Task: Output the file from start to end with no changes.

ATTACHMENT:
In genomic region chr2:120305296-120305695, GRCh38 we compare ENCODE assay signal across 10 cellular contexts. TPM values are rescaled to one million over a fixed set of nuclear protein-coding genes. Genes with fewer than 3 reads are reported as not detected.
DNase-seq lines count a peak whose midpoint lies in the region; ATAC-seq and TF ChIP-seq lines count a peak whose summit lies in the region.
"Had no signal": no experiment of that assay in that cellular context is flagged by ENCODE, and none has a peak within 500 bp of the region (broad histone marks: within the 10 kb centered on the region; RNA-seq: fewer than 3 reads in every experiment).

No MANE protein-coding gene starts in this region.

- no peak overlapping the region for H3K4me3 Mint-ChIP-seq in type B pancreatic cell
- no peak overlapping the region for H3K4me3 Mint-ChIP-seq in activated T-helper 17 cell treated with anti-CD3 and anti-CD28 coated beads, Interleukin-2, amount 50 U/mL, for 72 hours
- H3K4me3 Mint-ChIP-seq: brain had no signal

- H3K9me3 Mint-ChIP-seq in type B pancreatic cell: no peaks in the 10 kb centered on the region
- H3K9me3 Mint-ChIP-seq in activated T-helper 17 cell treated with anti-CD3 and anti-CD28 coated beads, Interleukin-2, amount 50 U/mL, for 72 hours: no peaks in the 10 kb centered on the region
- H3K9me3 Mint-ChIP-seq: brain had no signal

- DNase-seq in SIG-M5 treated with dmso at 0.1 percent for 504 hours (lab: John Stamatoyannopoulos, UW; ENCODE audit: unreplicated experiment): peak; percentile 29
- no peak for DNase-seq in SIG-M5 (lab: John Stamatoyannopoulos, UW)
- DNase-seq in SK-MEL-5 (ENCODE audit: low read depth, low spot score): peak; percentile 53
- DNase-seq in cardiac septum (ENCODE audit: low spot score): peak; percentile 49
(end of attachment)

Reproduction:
In genomic region chr2:120305296-120305695, GRCh38 we compare ENCODE assay signal across 10 cellular contexts. TPM values are rescaled to one million over a fixed set of nuclear protein-coding genes. Genes with fewer than 3 reads are reported as not detected.
DNase-seq lines count a peak whose midpoint lies in the region; ATAC-seq and TF ChIP-seq lines count a peak whose summit lies in the region.
"Had no signal": no experiment of that assay in that cellular context is flagged by ENCODE, and none has a peak within 500 bp of the region (broad histone marks: within the 10 kb centered on the region; RNA-seq: fewer than 3 reads in every experiment).

No MANE protein-coding gene starts in this region.

- no peak overlapping the region for H3K4me3 Mint-ChIP-seq in type B pancreatic cell
- no peak overlapping the region for H3K4me3 Mint-ChIP-seq in activated T-helper 17 cell treated with anti-CD3 and anti-CD28 coated beads, Interleukin-2, amount 50 U/mL, for 72 hours
- H3K4me3 Mint-ChIP-seq: brain had no signal

- H3K9me3 Mint-ChIP-seq in type B pancreatic cell: no peaks in the 10 kb centered on the region
- H3K9me3 Mint-ChIP-seq in activated T-helper 17 cell treated with anti-CD3 and anti-CD28 coated beads, Interleukin-2, amount 50 U/mL, for 72 hours: no peaks in the 10 kb centered on the region
- H3K9me3 Mint-ChIP-seq: brain had no signal

- DNase-seq in SIG-M5 treated with dmso at 0.1 percent for 504 hours (lab: John Stamatoyannopoulos, UW; ENCODE audit: unreplicated experiment): peak; percentile 29
- no peak for DNase-seq in SIG-M5 (lab: John Stamatoyannopoulos, UW)
- DNase-seq in SK-MEL-5 (ENCODE audit: low read depth, low spot score): peak; percentile 53
- DNase-seq in cardiac septum (ENCODE audit: low spot score): peak; percentile 49